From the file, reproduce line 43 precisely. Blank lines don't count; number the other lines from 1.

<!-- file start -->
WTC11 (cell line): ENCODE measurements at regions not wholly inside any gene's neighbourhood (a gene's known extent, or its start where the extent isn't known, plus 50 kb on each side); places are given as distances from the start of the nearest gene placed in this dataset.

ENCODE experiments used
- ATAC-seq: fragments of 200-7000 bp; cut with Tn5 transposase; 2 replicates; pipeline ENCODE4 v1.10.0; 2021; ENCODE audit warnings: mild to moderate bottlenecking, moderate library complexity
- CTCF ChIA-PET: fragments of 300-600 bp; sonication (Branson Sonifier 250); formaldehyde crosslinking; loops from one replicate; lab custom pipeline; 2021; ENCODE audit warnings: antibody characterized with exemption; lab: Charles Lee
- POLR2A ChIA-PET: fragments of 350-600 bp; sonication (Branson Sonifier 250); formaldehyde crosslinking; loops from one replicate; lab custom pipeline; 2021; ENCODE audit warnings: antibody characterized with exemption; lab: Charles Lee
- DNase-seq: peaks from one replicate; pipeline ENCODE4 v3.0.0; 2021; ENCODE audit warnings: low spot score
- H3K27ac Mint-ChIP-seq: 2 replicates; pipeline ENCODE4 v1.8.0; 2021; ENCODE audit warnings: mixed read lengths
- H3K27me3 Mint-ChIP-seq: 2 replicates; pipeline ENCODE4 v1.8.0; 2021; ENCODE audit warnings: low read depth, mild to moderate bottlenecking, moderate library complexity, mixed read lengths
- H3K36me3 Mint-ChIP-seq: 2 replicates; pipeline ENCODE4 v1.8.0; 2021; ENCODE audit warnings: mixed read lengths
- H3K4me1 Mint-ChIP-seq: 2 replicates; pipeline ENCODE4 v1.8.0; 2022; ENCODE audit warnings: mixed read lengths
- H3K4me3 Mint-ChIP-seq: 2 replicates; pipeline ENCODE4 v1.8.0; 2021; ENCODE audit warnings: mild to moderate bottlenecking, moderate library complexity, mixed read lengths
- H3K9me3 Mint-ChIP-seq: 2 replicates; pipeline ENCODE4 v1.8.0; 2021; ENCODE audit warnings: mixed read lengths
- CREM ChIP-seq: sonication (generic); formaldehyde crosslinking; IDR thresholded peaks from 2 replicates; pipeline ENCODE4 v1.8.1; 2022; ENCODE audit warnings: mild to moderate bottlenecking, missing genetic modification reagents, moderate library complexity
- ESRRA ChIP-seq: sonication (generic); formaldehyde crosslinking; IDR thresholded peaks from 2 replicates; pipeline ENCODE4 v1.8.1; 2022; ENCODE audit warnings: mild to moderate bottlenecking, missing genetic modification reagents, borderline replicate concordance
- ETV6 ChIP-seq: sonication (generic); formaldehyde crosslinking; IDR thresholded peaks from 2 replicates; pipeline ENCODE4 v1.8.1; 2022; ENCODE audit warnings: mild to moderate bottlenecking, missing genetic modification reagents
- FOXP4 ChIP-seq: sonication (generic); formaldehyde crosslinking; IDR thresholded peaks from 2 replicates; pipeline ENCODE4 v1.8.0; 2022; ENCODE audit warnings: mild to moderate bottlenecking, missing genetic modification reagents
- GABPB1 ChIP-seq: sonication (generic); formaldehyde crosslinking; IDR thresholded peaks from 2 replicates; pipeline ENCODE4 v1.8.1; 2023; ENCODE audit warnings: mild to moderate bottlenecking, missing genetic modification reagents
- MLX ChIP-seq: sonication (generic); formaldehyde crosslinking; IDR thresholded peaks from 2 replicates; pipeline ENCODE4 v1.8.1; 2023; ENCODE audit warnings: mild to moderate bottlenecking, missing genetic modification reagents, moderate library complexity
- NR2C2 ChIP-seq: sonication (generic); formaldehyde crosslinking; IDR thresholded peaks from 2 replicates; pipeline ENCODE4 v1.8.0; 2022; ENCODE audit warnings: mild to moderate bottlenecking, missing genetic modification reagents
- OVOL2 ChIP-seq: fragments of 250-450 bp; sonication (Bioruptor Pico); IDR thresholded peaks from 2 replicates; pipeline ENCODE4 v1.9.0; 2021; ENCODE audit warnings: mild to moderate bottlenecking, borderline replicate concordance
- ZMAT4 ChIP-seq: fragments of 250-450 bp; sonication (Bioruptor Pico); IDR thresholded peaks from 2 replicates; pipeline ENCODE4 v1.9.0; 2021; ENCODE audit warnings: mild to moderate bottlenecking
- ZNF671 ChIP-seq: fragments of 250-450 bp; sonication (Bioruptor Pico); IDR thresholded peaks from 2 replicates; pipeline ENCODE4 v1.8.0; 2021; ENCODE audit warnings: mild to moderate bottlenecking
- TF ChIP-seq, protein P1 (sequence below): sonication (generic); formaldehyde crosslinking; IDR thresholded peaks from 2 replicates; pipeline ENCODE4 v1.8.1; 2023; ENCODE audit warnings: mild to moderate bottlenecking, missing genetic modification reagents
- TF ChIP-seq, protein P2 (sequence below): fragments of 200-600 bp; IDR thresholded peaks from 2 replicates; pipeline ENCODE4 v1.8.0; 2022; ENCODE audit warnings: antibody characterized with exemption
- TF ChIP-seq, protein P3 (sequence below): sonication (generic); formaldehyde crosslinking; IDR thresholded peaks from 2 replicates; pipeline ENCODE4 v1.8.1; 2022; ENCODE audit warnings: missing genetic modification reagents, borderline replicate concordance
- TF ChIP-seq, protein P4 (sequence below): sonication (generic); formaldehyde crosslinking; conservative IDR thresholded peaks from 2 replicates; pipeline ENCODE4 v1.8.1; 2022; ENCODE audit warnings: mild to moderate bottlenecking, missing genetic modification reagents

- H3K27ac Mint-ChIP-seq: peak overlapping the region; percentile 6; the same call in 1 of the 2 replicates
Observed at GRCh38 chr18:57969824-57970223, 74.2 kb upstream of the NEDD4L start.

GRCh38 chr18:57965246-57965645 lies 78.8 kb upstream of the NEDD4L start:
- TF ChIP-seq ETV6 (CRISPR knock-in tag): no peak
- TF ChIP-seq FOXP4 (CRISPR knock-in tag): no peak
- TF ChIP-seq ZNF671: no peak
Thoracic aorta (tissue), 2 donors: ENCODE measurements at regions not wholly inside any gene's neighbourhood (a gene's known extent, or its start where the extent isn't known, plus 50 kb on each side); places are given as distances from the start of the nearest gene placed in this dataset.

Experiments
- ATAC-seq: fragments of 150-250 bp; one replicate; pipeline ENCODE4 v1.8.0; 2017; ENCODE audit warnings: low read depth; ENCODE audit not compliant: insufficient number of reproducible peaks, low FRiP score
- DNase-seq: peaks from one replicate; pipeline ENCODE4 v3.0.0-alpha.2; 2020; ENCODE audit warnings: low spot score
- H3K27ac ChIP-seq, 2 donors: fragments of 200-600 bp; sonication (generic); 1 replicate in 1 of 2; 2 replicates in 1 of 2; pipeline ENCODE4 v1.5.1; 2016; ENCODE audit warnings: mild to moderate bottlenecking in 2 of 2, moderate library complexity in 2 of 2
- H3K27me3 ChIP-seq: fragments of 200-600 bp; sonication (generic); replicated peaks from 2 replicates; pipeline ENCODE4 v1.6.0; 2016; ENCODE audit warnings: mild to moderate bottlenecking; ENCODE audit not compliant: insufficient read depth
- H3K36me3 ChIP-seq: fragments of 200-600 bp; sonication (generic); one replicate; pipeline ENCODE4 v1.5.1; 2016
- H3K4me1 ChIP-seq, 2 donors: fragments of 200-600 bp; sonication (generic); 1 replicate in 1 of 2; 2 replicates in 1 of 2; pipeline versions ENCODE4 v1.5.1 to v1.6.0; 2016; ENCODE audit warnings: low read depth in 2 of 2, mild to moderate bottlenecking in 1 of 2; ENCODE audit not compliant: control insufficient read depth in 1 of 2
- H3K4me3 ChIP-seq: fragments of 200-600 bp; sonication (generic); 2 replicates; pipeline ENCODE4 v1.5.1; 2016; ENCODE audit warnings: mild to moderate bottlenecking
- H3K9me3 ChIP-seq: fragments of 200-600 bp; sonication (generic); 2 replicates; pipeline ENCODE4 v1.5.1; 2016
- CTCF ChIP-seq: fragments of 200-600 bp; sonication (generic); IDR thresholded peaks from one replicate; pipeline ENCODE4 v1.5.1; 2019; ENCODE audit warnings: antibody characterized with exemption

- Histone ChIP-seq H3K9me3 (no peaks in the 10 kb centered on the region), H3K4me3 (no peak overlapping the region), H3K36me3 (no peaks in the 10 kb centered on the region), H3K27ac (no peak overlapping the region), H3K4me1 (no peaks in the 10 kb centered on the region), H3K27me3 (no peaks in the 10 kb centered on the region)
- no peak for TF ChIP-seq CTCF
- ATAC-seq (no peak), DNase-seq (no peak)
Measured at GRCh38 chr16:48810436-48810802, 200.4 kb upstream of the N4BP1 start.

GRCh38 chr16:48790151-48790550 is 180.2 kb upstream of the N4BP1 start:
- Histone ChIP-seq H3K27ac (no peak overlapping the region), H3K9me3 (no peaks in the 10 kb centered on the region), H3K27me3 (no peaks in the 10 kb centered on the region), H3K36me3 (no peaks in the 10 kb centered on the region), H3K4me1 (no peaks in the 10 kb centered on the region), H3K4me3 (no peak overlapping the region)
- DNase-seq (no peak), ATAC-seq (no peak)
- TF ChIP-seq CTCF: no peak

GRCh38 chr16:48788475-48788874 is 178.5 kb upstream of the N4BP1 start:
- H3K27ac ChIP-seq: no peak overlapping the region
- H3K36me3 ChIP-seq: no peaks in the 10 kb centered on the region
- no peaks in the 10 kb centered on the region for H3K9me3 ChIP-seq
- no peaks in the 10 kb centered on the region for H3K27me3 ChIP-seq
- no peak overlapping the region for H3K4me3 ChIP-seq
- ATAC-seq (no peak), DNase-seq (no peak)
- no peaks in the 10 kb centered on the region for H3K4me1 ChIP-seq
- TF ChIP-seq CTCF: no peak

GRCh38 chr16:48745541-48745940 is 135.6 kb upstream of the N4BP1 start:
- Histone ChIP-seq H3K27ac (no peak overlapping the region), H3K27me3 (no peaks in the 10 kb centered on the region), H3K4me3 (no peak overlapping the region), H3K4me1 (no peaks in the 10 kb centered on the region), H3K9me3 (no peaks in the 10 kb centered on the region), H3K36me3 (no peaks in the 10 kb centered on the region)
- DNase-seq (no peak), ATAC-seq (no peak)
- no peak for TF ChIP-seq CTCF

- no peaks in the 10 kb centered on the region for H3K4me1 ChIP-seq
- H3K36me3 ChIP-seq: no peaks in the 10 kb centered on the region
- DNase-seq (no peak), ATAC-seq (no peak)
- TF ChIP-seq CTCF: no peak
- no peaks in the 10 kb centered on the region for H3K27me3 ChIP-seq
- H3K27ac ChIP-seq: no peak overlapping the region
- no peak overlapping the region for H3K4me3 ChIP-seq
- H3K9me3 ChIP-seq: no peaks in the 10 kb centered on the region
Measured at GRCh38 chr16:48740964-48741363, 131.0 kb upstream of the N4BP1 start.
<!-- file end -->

- CTCF ChIP-seq: fragments of 200-600 bp; sonication (generic); IDR thresholded peaks from one replicate; pipeline ENCODE4 v1.5.1; 2019; ENCODE audit warnings: antibody characterized with exemption